Monday, April 14, 2014

The Owner's Freedom

Running a business is a collaborative effort between numerous parties.  Being the owner of a truck and a trailer is very similar to owning just about any other type of business.  The factors are similar in that you have to provide your customer with a service, manage your employees, maintain your equipment, and negotiate with everyone involved to reach an agreement.  Since you are the owner, you are in control of where the truck goes, what components it will have, who will be driving it, and how much work it will be doing. 

There's no one to tell you what to do.  After you service the needs of your customer, you're done for the day, week, month, or even the year.  As long as your equipment is paid for and your customer is happy, you can come and go as you please.  This can be a problem for people who need a boss to tell them what to do.  Many people don't understand how to manage a business and the change from company driver to company owner is a culture shock. 

It is definitely a challenge to rid yourself of habits formed as a company driving employee.  You must work hard to develop new habits, those of a business owner.  The biggest change is the total control you gain when signing the title to your truck.  That's when it starts to sink in that you are the owner.  You can paint the truck whichever color you like, decide when to change the oil and filters, decide how fast to drive, and how many hours you will work.

And the biggest change is that you decide who to work with (since you are no longer working FOR anyone) and for what rate per mile or per job will be.  Since you are responsible for the truck, you are the one who makes ALL the final decisions.  No one can tell you what to do with your business unless you let them.

Trucking has its benefits in that it allows the freedom of travel and the ability to live anywhere you choose.  You can live in a tax free area with low overhead or a heavily taxed area with high overhead.  Trucking allows you to get paid to travel.  To me this is a great benefit because I have always loved to travel.  I think that unless you really love traveling, you won't like trucking for more than a year.

Being the owner has even more benefits because you are traveling and deciding how much time to take off and where to take that time off.  This is a concept that most, if not all, company truck drivers have no concept of in my experience unless they were prior business owners themselves.  As an owner, I can take loads to my favorite sports team's games anywhere in the country.  I can go to any beach, casino, museum, national landmark, or neighborhood that I desire whenever I choose to so long as my business is in order.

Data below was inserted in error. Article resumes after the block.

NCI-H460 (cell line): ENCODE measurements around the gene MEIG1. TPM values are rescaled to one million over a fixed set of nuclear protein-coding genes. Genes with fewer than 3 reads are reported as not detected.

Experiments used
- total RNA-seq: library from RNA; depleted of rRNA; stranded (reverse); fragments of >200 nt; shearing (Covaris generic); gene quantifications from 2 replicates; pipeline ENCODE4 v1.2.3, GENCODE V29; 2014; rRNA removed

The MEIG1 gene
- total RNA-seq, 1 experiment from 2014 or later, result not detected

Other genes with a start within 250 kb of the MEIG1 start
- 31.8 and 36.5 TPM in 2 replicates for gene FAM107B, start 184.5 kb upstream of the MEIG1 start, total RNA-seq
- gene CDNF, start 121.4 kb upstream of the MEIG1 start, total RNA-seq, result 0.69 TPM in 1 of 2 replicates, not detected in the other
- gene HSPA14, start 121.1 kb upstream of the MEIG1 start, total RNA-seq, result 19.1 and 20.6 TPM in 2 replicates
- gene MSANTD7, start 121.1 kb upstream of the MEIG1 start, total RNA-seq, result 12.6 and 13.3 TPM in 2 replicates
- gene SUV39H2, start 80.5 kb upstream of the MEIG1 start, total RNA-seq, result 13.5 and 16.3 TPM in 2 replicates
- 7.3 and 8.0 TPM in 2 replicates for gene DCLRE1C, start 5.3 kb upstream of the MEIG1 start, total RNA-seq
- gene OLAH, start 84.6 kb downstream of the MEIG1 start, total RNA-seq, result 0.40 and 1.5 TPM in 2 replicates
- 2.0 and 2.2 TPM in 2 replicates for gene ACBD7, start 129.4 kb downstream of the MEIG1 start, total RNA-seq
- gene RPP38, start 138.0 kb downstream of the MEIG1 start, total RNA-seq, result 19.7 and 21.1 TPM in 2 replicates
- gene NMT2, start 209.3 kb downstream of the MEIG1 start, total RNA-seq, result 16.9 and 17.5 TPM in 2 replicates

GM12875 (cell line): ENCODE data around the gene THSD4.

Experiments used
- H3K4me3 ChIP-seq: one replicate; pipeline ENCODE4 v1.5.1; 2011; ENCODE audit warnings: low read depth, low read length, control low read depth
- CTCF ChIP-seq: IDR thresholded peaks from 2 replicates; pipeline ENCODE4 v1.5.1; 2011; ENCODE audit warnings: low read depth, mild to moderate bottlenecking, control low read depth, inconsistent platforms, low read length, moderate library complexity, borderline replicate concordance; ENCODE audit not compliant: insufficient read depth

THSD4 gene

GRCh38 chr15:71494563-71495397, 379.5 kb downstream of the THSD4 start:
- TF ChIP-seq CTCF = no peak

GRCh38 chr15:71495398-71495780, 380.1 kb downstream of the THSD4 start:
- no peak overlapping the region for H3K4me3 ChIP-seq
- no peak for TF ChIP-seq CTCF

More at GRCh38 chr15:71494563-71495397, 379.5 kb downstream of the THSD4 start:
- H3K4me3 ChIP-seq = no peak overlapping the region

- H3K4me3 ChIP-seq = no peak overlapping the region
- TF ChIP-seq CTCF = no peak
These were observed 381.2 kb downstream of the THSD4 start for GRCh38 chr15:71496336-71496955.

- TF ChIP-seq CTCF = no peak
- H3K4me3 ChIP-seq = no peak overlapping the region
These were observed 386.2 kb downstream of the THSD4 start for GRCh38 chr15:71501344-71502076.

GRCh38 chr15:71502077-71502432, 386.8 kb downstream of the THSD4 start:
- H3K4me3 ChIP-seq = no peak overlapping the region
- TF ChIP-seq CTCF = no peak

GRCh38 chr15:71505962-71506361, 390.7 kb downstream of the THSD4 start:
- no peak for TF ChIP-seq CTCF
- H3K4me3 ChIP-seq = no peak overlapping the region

The only deciding factor in whether I will work or not is if the business needs me to work.  The demands of the business must be met first.  The priority is that the customers must be happy, taxes must be paid, maintenance must be done, the legal aspects of the business must be satisfied such as drug testing and records of hours of service.  Once you develop a system of keeping all of this accomplished, you can eliminate loads of stress and enjoy the freedom of being the boss. 

The risk is greater when you are the owner, but the reward is also greater.  I was recently discussing being an owner with a company employee driver.  This conversation has always gone the same in all the years I've been in this industry.  The company employee has been spoon fed gallons of lies about being an owner.  They have been brainwashed by trucking school and who knows how many ignorant people who had no business running a business in the first place.  I explained to him that you can find good paying freight no matter what the economy is doing and that you will clear most of your monthly debt obligations in a week of work, leaving you free to do as you please with the other 3 and a half weeks.

I was saying this from experience, but another older gentleman had to poke his head in on the conversation to discredit my claims and declare my information as grandiose.  This is the usual conversation that takes place in truckstops around the US and probably around the world.  It's a need I think of people to feel safe and secure in their chosen path by cutting anyone down who threatens to pull them out of said path.  The fight against the "greener grass" is alive and well.  Its more popular to sit around and complain about the world than point out its positive attributes. 

In the end, you are free to decide whether ownership or being an employee is for you.  It doesn't always make sense to be an owner, but when it does, you should consider all the positive stories and rule out the negative.  Consider the source of the information and point yourself in the direction you want it to go in, otherwise you will end up in a place that you didn't want to go.  And it will be you that put yourself there. 

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